Nuclear Power Will Grow "Exponentially" In Low-Carbon World – Citigroup White Paper

Tom Burroughes Group Editor 1 August 2023

Nuclear Power Will Grow

Unafraid to ruffle a few feathers, maybe, the US banking group has issued a study into the case for why nuclear fission and fusion power will be increasingly important ways of producing power in the years and decades to come.

Nuclear energy, once frowned upon as unsafe by some, is likely to develop into a significant part of the power production pie, according to a white paper from Citigroup

The document, written by Arkady Gevorkyan, global commodity strategist, Edward L Morse, and Anthony Yen, Citi Research, argues that a variety of forces, such as the intermittency of solar and wind power, are driving increasing state and private sector interest in nuclear energy.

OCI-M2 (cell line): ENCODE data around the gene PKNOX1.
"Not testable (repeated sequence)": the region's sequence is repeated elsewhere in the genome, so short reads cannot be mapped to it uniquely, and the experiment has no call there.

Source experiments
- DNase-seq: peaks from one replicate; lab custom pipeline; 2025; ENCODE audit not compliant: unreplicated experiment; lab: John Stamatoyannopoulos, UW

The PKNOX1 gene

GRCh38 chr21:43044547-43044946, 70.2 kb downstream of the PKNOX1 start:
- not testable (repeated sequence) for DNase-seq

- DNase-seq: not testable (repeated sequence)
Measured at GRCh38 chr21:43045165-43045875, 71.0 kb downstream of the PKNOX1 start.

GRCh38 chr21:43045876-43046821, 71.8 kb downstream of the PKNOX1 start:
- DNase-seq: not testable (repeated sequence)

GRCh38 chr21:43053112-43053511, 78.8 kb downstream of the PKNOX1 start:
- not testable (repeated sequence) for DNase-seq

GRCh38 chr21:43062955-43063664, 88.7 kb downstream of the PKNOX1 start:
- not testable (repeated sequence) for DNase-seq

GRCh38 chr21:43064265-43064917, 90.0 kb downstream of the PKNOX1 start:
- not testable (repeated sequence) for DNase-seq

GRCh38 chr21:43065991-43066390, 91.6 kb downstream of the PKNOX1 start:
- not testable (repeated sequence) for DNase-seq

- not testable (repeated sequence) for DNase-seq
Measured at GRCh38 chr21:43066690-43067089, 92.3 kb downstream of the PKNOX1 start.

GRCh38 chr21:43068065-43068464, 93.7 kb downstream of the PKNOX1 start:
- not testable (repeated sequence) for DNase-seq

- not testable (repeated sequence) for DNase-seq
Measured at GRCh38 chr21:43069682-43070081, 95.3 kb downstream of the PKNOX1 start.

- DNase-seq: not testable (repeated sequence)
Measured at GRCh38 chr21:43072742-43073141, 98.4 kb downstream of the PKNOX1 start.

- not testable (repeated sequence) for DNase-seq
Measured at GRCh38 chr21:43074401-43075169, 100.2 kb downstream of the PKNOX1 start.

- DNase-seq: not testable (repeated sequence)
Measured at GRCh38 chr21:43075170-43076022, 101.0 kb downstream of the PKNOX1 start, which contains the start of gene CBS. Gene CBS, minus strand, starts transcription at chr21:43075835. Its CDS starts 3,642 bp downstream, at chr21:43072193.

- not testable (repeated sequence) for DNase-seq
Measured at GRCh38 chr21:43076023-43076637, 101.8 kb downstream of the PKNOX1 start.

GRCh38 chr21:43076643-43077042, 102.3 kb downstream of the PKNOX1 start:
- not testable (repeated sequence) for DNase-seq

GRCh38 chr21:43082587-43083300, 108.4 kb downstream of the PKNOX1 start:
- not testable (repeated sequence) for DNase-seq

Such a view, if correct, has implications for sectors such as uranium mining and the companies that produce and run nuclear power plants. (See an analysis here.) The Citigroup paper says that financing strategies, such as public-private partnerships, and "green" bonds, could be areas where providers of capital could seek returns.